Observations on the media beat:
The day the Chicago Tribune published farewell columns of John Kass, Mary Schmich and Heidi Stevens, another star columnist has announced her imminent departure. Dahleen Glanton, who brought a thoughtful perspective on issues of race, poverty, violence and social justice to Tribune readers, told social media subscribers on Sunday that she was leaving at the end of the week after accepting an offer to takeover of the new owner Alden Global Capital. “It was a bittersweet decision, but I know it’s the right one,” she wrote, telling her followers, “You’ve been my best support system, you regularly read my columns, comment and share them. ” Glanton, who grew up in Georgia and graduated from the University of Georgia, joined the Tribune in 1989 from the Los Angeles Times. Prior to her appointment as a columnist, she served as Deputy Editor-in-Chief of the Metro and Atlanta Bureau Chief.
In January Shannon ryan Became the first lady be named Illinois Sports Writer of the Year by the National Sports Media Association. Now she is also leaving the Chicago Tribune. The veteran sports journalist, whose beats have included college football and basketball, has announced that she is also taking a buyout. “A tough decision, but I will be among those who leave the Tribune,” she tweeted. “Another update on my future soon. Beyond gratitude for working with such talented, motivated and passionate journalists during my time with @ChicagoSports. A graduate of Saint Mary’s College, Ryan was a sports reporter for the Philadelphia Inquirer before joining the Tribune in 2007.
Tina Sfondeles, former major political reporter at the Sun-Times, joined Politico.com as a White House reporter. She will co-write the West Wing Playbook with Alex Thompson. For the past year, Sfondeles served on the Washington-based policy team of Business Insider, the national news website. Prior to joining The Sun-Times as a preparatory sports editor in 2007, Sfondeles was news editor at Audacy all-news WBBM 780-AM / WCFS 105.9-FM and production assistant for “The Steve dahl Show. ”She is a graduate of Lemont High School and holds degrees from Loyola University and Columbia College.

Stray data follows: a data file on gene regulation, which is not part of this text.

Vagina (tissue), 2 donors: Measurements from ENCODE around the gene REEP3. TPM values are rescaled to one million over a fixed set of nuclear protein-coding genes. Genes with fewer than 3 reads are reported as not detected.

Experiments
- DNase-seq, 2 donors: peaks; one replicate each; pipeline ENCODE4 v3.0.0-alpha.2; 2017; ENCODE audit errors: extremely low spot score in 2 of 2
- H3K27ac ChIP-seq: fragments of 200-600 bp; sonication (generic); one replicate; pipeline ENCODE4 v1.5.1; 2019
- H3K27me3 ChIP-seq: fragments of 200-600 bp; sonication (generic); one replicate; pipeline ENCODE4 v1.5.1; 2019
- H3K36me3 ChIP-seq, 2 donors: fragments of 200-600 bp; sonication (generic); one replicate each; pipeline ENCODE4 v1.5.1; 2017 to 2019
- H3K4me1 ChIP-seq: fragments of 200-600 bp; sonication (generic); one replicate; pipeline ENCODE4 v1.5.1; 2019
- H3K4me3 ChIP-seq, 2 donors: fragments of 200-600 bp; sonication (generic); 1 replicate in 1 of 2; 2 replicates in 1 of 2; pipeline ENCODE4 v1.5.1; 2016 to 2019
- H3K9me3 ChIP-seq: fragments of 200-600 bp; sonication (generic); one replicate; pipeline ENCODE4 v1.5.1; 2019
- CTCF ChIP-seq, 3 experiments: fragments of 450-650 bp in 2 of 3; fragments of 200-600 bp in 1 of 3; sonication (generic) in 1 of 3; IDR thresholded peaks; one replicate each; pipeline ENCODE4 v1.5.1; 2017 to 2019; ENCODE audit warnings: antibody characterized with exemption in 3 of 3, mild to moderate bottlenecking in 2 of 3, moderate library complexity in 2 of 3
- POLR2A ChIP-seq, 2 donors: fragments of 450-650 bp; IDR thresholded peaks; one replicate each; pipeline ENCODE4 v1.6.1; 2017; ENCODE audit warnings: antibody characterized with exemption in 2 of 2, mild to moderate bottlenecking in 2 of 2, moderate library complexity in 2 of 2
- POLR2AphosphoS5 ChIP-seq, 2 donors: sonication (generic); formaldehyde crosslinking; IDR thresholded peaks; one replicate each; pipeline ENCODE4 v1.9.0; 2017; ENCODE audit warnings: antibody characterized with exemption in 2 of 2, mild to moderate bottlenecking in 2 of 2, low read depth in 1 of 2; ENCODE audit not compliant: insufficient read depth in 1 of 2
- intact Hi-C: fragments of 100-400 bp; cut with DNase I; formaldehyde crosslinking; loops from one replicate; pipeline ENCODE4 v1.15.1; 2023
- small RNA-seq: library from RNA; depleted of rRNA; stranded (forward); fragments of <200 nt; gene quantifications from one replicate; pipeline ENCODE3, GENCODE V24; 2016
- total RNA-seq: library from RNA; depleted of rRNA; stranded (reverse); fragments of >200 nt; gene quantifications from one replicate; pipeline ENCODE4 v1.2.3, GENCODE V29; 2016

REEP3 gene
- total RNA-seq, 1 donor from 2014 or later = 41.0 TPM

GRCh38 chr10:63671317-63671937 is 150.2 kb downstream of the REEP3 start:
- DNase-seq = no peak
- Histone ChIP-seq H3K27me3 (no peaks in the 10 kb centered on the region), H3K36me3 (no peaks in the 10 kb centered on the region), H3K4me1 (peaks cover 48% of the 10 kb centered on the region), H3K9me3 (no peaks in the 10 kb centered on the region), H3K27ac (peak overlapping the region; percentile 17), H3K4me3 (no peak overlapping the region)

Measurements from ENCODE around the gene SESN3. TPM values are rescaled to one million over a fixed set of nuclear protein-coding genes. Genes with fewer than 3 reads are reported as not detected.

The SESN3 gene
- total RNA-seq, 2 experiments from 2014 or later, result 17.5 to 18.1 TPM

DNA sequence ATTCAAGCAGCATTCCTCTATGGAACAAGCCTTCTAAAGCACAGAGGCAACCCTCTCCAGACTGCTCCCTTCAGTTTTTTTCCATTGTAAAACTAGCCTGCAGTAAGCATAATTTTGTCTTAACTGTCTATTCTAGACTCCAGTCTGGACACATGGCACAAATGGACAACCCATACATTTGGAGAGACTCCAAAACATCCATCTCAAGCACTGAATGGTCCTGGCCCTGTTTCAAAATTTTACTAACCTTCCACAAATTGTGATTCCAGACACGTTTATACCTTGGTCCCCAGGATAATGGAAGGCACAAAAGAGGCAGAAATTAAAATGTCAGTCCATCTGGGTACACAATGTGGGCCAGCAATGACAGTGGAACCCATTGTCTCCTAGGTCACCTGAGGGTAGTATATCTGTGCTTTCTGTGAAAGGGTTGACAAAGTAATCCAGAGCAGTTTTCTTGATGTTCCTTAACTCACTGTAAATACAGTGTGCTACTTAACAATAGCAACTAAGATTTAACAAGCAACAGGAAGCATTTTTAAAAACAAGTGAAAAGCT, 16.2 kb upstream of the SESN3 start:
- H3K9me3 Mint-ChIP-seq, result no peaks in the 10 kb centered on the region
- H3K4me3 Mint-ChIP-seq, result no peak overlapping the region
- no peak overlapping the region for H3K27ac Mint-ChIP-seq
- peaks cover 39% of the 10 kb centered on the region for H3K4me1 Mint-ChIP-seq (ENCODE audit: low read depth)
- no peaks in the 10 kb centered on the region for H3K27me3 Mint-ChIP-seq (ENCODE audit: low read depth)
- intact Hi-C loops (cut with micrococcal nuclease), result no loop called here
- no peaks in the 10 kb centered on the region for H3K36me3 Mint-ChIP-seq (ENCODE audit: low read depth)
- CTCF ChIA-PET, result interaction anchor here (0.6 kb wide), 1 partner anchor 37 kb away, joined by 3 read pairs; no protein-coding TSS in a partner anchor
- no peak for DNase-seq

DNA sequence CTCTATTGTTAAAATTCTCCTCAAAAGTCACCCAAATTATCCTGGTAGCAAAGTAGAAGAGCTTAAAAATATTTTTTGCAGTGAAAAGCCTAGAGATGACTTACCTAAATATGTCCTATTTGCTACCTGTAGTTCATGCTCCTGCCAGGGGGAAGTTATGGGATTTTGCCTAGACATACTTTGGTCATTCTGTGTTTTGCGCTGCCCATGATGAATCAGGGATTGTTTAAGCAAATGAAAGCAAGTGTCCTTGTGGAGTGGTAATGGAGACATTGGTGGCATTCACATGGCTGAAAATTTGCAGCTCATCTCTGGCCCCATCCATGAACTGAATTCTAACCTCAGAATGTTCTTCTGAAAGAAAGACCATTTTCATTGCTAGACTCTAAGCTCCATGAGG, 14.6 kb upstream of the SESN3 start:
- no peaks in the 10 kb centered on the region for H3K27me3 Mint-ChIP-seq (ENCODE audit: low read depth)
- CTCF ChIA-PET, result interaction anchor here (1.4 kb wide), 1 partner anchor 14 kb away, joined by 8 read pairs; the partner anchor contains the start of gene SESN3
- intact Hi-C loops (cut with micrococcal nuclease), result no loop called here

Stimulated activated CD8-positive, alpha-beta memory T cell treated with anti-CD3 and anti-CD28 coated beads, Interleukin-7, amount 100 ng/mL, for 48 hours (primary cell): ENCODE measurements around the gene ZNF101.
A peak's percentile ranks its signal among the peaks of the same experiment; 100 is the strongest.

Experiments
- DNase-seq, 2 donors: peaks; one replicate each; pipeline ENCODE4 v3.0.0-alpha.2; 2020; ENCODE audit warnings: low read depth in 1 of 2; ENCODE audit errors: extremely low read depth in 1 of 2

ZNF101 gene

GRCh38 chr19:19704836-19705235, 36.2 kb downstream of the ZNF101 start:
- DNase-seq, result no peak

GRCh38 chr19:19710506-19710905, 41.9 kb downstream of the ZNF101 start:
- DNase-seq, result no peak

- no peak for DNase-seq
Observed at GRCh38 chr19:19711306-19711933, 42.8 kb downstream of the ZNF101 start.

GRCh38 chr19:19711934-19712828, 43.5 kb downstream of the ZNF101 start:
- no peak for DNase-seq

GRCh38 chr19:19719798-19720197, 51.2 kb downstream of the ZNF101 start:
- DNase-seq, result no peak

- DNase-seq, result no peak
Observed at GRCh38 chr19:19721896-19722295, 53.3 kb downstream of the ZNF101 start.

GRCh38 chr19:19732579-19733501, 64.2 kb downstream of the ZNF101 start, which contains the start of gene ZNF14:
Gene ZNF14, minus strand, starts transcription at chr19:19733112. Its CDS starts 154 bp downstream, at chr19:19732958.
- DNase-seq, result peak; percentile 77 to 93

that of Chicago Radio communications museum welcomes two new members to its board of directors. Longtime Chicago Radio Personality Bonnie DeShong, who now hosts “Bonnie’s Eye” on FM Omnichannel 95.1 FM Chicago, is the former co-host of Chicago Municipal Television “Chicago Works” and former director of community relations at the DuSable Museum of African American History. And Mike Hillström, former broadcaster, is president and owner of Select Marketing Group, a strategic marketing and media management company. “As we seek new perspectives and talent for our Board of Directors, I am delighted that Bonnie and Mike are joining our team,” Chairman of the Board David Pince said in a statement. “They will each have a profound impact as we deepen our educational mission and plan for the future of our institution.”
Services will be Wednesday for David Smallwood, Longtime Chicago reporter and former editor of N’Digo magazine, who died June 11 of complications from multiple myeloma and COVID-19. He was 66 years old. As a teenager he wrote for at Lu Palmer Black X-Press and later as a copy clerk for The Sun-Times, Smallwood went on to work for Jet, Dollars & Sense and N’Digo magazine, which he helped launch in 1989. “He read each and every magazine. word from every newspaper to make sure it was right, with meaning and context ”, editor Hermene Hartman Told Maudlyne Ihejirika of Sun-Time. (Here is the link.) “He often stayed in the office, sleeping on a couch, on due days. He got it and was part of the mission to change the Black Chicago narrative. Born in Chicago and raised on the South Side, Smallwood attended Dixon Elementary School and Lindblom High School and graduated from the University of Illinois at Chicago.
Commentary for Saturday: Gary Lee: Robert Feder, your work has taken on similarities to that of an undertaker at the peak of the pandemic. Barely a pause as the causalities accumulate. Of course, there is no comparison to the loss of life and no disrespect that is intended. Although Tribune’s buyouts are voluntary, it is likely that the departure would have been inevitable, with less favorable terms. Applying another COVID benchmark, the remaining staff members could be seen as “long haul”, suffering debilitating effects, unsure of their own survival. Tragic. And the dark task continues.